Adopt a Climate Change Indicator

Created by Annette Schloss, Coordinator, Picture Post Network

The effects of climate and climate change are everywhere. We all know about melting polar ice caps, rising sea level, and changing weather patterns, but what do we know about what is happening in our local area?

Pictures taken regularly over time can show us change that we might not be aware of otherwise. By calculating a greenness index on vegetation in a set of pictures, you can determine the timing of seasonal changes, known as phenology, and if the timing has shifted in recent years. Just like in research, the more data you have, - in this case the more pictures over time, the more you will begin to see important patterns in the changing seasons.

Greenness Index

Researchers developed this greenness index to study the effects of climate change on forested ecosystems. Picture Post now lets you calculate the index with Picture Post pictures right on the Picture Post website! The index uses the red, green, and blue colors in the image to characterize the relative “greenness” using this relationship:

Greenness Index = Green / (Red + Green + Blue)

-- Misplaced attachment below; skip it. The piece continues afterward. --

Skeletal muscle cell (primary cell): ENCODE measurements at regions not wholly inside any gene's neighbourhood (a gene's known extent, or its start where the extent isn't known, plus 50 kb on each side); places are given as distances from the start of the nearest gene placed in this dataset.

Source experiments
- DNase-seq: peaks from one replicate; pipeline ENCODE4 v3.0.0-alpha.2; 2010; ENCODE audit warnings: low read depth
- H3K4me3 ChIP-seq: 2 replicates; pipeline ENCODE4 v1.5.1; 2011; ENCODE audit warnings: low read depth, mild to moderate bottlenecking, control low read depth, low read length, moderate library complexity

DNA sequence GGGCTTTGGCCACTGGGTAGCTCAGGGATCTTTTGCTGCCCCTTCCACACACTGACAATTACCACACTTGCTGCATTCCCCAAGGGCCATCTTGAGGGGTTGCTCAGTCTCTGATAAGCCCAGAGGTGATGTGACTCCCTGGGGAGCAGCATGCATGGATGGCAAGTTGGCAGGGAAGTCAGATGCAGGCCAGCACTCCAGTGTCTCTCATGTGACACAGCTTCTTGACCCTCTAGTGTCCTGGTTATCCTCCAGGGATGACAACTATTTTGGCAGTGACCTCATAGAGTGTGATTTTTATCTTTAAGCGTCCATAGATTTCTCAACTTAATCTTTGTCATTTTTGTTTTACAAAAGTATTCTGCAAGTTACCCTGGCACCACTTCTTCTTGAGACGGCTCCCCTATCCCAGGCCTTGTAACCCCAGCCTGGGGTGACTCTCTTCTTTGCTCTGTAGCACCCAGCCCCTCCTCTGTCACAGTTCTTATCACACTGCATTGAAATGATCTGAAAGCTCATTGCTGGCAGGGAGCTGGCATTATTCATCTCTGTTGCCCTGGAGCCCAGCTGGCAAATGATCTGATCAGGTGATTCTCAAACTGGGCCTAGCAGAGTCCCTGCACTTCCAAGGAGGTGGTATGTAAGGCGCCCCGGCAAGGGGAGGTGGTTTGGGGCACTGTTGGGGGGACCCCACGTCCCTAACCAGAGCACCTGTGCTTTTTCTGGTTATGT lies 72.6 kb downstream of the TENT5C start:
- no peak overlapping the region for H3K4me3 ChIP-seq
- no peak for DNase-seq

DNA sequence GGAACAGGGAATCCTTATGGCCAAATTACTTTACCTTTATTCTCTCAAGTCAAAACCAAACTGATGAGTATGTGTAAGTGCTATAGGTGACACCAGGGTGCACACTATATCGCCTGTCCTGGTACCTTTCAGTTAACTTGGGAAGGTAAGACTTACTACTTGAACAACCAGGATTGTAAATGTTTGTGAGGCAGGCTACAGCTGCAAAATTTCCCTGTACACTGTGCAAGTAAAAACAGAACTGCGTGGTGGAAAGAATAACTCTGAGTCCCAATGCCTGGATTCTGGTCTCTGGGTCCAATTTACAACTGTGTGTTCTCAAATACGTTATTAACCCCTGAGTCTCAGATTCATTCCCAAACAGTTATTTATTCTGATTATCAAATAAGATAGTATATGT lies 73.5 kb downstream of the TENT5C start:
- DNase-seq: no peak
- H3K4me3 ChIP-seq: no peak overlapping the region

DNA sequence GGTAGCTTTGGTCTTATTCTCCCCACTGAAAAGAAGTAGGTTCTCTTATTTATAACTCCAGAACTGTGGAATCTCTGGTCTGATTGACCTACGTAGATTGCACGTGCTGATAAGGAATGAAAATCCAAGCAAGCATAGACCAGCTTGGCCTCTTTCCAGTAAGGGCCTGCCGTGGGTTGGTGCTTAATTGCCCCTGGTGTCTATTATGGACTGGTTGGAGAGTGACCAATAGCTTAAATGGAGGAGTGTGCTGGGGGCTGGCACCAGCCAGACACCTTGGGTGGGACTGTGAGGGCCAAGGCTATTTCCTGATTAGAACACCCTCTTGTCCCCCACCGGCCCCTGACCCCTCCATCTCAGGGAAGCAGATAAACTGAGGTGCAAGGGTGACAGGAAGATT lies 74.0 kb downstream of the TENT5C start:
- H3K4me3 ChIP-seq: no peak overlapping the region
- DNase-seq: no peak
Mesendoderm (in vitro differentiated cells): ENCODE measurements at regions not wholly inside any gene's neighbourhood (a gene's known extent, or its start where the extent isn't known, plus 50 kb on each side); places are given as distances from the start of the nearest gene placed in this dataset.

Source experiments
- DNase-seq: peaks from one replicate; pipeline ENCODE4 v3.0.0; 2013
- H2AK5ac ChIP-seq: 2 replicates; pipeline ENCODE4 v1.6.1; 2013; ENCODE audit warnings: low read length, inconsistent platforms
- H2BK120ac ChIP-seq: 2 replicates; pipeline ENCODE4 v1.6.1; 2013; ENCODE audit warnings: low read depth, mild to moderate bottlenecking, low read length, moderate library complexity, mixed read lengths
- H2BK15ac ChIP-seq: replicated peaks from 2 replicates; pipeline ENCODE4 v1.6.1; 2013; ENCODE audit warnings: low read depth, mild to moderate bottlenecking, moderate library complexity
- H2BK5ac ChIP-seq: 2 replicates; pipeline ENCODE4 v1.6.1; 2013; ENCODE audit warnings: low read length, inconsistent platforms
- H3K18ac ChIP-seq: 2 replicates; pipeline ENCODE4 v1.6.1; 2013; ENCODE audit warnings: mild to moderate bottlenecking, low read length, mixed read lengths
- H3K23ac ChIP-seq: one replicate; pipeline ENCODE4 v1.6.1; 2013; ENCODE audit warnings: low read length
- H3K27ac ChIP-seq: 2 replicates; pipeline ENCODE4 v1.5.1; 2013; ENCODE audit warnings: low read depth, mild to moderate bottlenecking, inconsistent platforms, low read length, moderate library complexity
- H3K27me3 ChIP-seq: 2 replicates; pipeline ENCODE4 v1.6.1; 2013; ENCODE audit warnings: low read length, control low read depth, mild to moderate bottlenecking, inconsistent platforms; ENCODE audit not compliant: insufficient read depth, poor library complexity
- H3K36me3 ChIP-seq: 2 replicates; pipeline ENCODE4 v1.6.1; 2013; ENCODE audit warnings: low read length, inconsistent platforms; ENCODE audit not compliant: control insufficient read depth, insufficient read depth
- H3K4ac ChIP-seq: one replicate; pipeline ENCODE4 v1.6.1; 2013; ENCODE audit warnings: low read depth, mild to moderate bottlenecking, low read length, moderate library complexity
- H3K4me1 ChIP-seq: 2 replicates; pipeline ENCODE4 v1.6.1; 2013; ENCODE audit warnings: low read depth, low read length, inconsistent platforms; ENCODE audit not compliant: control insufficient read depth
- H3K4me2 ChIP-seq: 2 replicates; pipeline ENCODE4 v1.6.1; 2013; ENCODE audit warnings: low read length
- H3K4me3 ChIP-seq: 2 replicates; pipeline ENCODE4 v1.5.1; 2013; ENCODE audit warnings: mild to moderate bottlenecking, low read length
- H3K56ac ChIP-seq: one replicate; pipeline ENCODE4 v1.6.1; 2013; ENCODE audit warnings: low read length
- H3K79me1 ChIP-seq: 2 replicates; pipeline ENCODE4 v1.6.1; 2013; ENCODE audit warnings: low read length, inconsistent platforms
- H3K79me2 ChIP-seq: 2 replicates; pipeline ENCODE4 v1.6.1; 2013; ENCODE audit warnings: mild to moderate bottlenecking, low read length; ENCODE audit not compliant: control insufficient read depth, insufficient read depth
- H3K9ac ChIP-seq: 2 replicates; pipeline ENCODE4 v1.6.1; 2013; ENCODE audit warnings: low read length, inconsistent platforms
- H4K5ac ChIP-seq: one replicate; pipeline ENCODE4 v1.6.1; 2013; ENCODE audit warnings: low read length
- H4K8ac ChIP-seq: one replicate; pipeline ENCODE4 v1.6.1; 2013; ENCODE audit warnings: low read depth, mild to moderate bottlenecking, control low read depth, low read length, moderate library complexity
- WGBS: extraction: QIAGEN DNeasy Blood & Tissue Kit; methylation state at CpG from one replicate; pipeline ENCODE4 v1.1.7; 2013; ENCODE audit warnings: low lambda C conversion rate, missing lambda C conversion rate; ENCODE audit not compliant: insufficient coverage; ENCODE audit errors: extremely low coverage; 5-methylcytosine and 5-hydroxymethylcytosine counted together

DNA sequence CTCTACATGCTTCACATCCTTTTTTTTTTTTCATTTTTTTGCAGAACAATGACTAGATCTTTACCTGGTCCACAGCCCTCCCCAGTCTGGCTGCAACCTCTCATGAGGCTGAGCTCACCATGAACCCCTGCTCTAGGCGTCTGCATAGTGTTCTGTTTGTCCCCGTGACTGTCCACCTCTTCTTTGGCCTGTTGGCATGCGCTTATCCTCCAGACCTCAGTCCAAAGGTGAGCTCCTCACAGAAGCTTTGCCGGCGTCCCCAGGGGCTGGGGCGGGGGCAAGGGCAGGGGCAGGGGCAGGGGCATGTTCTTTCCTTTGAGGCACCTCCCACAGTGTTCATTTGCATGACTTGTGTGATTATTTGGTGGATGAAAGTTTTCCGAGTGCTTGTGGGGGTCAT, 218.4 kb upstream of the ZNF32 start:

Tips:

  • Review the Adopt a Season activity.
  • Capture budburst and green up in the spring and the change in autumn leaf color by taking pictures daily during times of rapid change.
  • Capture plants’ response to heavy rain by taking pictures within a day or so of a storm event.
  • Capture plants’ response to drought by taking pictures every few days during periods of no rain.

The graphs below show seasonal changes in greenness in vegetation at Picture Post 6, Menotomy Rocks Park in MA.

Greenness was calculated in the area inside the small box drawn on the images. Images can be viewed on the graph by moving your mouse over the graph. The Help Video shows you how. Data can be downloaded for use in other analysis programs.

green down pic 2
green down pic 3
green down pic 4

Watch this Help Video will walk you through the steps to calculate the index on your post page.

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Go Further

Researchers created the Phenocam network to study greenness around the world. You can find the Phenocam site nearest your post and compare what is happening in your local area with the Phenocam site. Do you see differences? What might be causing them?

Learn more about Phenology as a Climate Change Indicator

USA Phenology Network
Project budburst

References

Toomey, M., et al., 2015. Greenness indices from digital cameras predict the timing and seasonal dynamics of canopy-scale photosynthesis. Ecological Applications, 25:99-115, PDF

Sonnentag, O., K. Hufkens, C. Teshera-Sterne, A.M. Young, M. Friedl, B.H. Braswell, T. Milliman, J. O'Keefe, and A.D. Richardson. 2012. Digital repeat photography for phenological research in forest ecosystems. Agricultural and Forest Meteorology, 152: 159-177, PDF

Richardson, A.D., J.P. Jenkins, B.H. Braswell, D.Y. Hollinger, S.V. Ollinger, and M.-L. Smith. 2007. Use of digital webcam images to track spring green-up in a deciduous broadleaf forest. Oecologia, doi10.1007/s00442-006-0657-z. PDF